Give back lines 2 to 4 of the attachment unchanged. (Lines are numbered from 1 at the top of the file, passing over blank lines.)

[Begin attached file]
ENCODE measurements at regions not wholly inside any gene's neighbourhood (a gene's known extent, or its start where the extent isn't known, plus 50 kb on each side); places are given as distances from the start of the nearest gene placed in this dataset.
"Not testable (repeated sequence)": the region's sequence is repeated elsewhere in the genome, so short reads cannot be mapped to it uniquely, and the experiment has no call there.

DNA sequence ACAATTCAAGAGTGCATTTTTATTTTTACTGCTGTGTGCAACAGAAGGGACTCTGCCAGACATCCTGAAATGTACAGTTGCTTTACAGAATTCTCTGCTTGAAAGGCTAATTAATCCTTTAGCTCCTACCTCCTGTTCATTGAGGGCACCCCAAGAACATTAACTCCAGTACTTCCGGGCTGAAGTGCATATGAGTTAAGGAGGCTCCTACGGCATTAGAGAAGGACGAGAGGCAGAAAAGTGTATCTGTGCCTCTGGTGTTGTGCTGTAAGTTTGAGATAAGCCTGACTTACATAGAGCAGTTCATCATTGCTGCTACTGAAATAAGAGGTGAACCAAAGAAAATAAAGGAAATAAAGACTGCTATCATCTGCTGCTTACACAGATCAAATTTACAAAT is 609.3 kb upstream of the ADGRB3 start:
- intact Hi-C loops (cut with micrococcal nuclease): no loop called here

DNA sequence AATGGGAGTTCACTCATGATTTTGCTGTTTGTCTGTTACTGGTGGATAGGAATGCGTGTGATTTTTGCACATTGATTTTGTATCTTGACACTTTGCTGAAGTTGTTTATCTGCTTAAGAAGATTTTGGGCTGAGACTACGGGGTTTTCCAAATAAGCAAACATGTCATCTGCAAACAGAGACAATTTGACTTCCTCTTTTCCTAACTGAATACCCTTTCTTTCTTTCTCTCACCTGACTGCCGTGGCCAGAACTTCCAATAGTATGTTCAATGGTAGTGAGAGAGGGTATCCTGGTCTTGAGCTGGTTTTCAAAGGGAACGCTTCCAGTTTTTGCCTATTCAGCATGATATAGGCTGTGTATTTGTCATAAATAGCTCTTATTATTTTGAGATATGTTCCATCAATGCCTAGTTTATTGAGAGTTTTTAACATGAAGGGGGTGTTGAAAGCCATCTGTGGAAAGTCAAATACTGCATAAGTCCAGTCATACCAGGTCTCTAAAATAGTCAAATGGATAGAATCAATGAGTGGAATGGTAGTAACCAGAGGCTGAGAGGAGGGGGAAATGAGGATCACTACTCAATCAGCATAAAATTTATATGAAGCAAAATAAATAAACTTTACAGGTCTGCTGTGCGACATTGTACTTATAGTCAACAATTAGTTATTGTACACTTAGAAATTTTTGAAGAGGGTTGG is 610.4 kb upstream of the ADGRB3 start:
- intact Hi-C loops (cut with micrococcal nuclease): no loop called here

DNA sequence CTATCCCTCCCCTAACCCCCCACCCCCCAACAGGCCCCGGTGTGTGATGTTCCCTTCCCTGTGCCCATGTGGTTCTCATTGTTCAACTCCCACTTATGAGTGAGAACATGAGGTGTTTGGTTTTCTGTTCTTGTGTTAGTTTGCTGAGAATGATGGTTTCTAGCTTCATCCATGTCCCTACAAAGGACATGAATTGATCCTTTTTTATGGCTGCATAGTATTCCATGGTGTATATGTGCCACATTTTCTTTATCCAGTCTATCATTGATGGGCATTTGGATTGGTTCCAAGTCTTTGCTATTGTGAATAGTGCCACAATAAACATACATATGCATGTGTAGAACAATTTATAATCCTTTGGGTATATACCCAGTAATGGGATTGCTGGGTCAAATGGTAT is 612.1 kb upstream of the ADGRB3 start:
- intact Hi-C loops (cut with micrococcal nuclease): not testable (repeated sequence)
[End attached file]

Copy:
"Not testable (repeated sequence)": the region's sequence is repeated elsewhere in the genome, so short reads cannot be mapped to it uniquely, and the experiment has no call there.

DNA sequence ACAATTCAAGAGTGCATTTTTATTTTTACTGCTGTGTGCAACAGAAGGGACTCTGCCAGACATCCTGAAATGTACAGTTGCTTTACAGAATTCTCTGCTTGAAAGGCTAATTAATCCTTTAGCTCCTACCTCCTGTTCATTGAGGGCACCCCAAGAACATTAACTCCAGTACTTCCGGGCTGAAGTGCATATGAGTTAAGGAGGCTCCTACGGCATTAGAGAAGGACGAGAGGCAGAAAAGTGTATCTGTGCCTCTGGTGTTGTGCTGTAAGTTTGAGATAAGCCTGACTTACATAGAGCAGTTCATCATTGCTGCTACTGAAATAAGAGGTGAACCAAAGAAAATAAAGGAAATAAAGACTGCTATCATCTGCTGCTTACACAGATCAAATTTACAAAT is 609.3 kb upstream of the ADGRB3 start:
- intact Hi-C loops (cut with micrococcal nuclease): no loop called here